(2) Handbook on the use of technology for inclusive educational activities in museum context. – Investigation on the use of technology to support the development of visitor’s cross sectional skills and wellbeing – Analysis of best practices in the use of technologies for museum accessibility; -Short report on evaluation and assessment of museum-based activities for health and wellbeing development through technology. 

(3) Using 1 and 2 project results, Partners carry out the action plan for the development of a blended Pilot-course to train future museum professionals, social care givers, school teachers and healthcare personnel into the idea of Inclusive Museums. – identification of teachers, trainers and key competences to be developed within future museum professionals, social care givers, school teachers and healthcare personnel – design of the course curriculum for Inclusive Museums for Health and Wellbeing promotion. 

(4) Based on previous outcomes, IM blended course is designed, translated, implemented and delivered, focusing on museum and social inclusion applied to the best suitable technological solution for each teaching module and adapted to local communities needs, according to the ABDC approach. Partner organisations test the IM blended course in higher education institutions and museum institutions in Spain, Portugal, Iceland, Italy and Greece: – Pilot Course delivery, to be performed in the form of virtual mobility – Design, preparation and implementation of Workshops, Labs and Video-storytelling on the pilot experience – Media enhanced electronic handbook for the replicability of the experience.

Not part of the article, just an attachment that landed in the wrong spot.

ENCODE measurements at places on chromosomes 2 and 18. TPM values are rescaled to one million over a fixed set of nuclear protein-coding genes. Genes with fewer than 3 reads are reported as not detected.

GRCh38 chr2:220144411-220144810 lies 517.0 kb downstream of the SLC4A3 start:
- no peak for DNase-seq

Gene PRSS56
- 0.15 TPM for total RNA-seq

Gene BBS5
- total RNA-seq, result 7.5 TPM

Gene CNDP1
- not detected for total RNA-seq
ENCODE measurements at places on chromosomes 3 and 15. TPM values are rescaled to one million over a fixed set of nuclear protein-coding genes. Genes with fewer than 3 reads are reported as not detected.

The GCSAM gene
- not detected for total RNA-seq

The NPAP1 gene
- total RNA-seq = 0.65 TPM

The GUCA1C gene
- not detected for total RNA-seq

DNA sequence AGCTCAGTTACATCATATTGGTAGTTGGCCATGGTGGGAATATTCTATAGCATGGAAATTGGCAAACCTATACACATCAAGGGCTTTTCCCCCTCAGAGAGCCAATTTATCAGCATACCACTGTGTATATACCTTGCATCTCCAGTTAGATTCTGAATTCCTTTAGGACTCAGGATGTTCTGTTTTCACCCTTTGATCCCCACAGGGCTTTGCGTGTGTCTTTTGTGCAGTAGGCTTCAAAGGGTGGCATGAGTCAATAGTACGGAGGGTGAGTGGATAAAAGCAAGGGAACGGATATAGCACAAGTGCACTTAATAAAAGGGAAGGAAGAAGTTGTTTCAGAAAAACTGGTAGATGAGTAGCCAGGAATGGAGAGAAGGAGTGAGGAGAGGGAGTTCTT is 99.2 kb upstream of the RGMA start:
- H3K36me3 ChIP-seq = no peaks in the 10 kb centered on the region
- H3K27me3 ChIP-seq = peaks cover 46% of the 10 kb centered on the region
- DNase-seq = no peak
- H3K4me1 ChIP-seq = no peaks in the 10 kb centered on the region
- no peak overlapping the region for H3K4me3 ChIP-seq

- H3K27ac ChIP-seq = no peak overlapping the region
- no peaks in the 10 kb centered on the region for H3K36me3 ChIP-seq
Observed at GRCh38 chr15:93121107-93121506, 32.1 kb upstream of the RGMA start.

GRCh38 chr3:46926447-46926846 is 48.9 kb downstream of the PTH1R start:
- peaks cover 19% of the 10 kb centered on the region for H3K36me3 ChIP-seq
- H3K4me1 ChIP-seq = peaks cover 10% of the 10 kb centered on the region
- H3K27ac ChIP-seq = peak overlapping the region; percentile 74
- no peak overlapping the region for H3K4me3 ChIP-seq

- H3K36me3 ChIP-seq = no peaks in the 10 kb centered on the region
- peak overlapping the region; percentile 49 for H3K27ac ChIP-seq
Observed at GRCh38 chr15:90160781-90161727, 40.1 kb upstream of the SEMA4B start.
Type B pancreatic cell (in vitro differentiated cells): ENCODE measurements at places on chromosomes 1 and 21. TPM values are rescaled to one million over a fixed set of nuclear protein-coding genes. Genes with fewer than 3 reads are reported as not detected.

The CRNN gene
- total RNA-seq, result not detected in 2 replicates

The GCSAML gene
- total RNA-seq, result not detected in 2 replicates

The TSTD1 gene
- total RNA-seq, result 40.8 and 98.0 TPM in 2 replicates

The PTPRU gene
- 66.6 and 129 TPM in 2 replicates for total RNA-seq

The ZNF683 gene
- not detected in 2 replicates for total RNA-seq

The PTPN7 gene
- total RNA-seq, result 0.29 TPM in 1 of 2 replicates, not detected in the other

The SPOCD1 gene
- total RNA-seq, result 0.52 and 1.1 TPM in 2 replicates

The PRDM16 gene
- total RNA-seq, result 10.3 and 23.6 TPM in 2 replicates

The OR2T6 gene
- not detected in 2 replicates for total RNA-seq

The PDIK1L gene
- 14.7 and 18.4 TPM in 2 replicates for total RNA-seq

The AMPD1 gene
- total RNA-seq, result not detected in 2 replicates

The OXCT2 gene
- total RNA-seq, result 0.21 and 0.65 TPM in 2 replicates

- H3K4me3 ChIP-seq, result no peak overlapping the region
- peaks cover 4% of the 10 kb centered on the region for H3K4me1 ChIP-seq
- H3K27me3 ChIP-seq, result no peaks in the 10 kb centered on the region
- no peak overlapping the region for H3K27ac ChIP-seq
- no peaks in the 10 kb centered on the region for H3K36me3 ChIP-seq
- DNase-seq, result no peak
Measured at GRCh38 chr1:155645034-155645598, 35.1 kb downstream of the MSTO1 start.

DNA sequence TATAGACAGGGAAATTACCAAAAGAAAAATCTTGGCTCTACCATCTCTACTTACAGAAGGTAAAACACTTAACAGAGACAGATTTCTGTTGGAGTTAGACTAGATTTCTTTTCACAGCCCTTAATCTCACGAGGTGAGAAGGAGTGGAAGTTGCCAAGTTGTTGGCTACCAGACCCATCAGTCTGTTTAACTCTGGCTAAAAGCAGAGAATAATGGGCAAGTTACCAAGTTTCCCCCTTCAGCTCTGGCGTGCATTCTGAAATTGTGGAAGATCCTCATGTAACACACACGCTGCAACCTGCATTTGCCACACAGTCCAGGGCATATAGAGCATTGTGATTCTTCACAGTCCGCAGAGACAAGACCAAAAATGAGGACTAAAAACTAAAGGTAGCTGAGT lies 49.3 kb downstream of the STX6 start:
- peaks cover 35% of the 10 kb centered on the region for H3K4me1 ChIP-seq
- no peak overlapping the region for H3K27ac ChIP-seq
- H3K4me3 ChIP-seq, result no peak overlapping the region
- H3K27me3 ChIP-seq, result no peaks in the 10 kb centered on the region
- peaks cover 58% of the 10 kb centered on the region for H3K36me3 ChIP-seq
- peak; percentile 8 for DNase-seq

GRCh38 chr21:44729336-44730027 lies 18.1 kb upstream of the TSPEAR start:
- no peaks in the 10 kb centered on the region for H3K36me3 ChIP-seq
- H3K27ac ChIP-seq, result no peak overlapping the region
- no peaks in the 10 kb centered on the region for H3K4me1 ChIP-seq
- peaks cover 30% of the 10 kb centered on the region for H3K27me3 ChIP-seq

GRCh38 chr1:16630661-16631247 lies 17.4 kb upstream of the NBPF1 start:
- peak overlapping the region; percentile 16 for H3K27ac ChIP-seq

(5) Partners will design IM OER and IM MOOC for HEIs students in the fields of education, social care and medical sciences. Based on the pilot phase, the created OERs and courses are redesigned into MOOC form to be freely available to a large public of (future) museum professionals, social care givers, school teachers and healthcare personnel worldwide. – Guidelines for designing OERs – OER design and creation – MOOC design and realization.

(6) Starting from knowledge acquired through the IM course pilot-phase, partner organisations will develop art-based activities, Laboratories, workshops and permanent installations to live the Museum as an inclusive space for Health and Wellbeing promotion devoted to target group 2 composed by people with health problems, users with disabilities and disadvantaged learners. – Design the IM paths for Health and Wellbeing promotion – Erogate the IM paths for Health and Wellbeing promotion – Assess the efficacy of the paths in terms of skills, wellbeing and health development within participants.

(7) The last project result is devoted to the development of assessment tools framework in the field of Inclusive Museums for Health and Wellbeing. A7: – assessment tools for the evaluation of the pilot phase, also in terms of key skills development within participants – assessment tools for museum-based activities, workshops and labs in terms of social inclusion, Health and Wellbeing promotion within participants – assessment tools for MOOC.


The main expected outcomes of the Inclusive Memory project are: * the development of a theoretical framework on the museums as inclusive spaces and on the use of technology for inclusive art-based activities for wellbeing and health promotion.

This will generate 1. the state of the art on Inclusive Museums for Health and Wellbeing and 2. an Handbook addressed to different kind of professionnel (Healthcare, social care, school teachers and museum operators) on the use of technology for art-based activities for wellbeing and health promotion;